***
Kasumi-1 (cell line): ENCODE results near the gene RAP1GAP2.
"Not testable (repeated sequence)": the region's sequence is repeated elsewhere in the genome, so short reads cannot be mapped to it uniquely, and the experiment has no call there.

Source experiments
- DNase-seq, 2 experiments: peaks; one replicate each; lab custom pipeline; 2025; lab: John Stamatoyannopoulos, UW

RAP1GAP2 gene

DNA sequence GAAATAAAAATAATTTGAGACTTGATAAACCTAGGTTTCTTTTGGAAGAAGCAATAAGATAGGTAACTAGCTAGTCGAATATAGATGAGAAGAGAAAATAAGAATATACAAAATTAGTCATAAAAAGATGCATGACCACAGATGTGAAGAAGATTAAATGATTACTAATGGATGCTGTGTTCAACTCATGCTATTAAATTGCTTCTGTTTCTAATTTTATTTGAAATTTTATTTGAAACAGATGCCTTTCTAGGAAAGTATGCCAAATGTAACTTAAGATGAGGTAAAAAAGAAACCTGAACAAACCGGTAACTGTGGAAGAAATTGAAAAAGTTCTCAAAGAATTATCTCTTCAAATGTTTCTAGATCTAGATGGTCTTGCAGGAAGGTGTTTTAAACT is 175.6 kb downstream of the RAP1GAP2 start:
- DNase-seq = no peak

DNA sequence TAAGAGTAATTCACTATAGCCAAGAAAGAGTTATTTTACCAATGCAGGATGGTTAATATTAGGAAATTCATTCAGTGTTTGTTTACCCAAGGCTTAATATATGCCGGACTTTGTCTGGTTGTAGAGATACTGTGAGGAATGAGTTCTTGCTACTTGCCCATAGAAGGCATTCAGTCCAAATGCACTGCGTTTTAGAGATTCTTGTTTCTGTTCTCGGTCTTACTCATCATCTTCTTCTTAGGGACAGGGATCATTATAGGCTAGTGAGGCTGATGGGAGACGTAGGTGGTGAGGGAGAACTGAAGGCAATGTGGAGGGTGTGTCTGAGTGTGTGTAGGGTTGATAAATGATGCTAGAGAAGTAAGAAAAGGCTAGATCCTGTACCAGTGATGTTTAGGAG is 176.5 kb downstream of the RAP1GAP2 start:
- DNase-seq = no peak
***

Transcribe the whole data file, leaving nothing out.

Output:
Kasumi-1 (cell line): ENCODE results near the gene RAP1GAP2.
"Not testable (repeated sequence)": the region's sequence is repeated elsewhere in the genome, so short reads cannot be mapped to it uniquely, and the experiment has no call there.

Source experiments
- DNase-seq, 2 experiments: peaks; one replicate each; lab custom pipeline; 2025; lab: John Stamatoyannopoulos, UW

RAP1GAP2 gene

DNA sequence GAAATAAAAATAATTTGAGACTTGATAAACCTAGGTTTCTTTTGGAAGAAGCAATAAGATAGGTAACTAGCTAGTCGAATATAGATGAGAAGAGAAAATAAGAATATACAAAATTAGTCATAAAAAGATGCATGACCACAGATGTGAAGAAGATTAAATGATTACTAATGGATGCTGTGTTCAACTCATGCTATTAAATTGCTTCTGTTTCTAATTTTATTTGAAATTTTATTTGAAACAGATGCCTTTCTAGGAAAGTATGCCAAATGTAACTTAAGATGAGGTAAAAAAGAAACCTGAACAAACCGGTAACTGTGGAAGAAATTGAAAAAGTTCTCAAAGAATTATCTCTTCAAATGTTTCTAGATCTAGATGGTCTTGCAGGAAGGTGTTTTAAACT is 175.6 kb downstream of the RAP1GAP2 start:
- DNase-seq = no peak

DNA sequence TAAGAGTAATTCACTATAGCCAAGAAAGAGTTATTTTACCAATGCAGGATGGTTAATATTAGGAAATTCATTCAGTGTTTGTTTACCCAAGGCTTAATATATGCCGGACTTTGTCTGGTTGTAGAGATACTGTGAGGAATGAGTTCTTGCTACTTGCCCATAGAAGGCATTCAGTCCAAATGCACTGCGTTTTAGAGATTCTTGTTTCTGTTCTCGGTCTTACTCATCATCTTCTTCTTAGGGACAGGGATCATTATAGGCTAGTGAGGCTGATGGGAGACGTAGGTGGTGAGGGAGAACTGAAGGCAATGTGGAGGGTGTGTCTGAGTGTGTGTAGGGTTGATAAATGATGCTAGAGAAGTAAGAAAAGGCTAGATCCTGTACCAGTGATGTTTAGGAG is 176.5 kb downstream of the RAP1GAP2 start:
- DNase-seq = no peak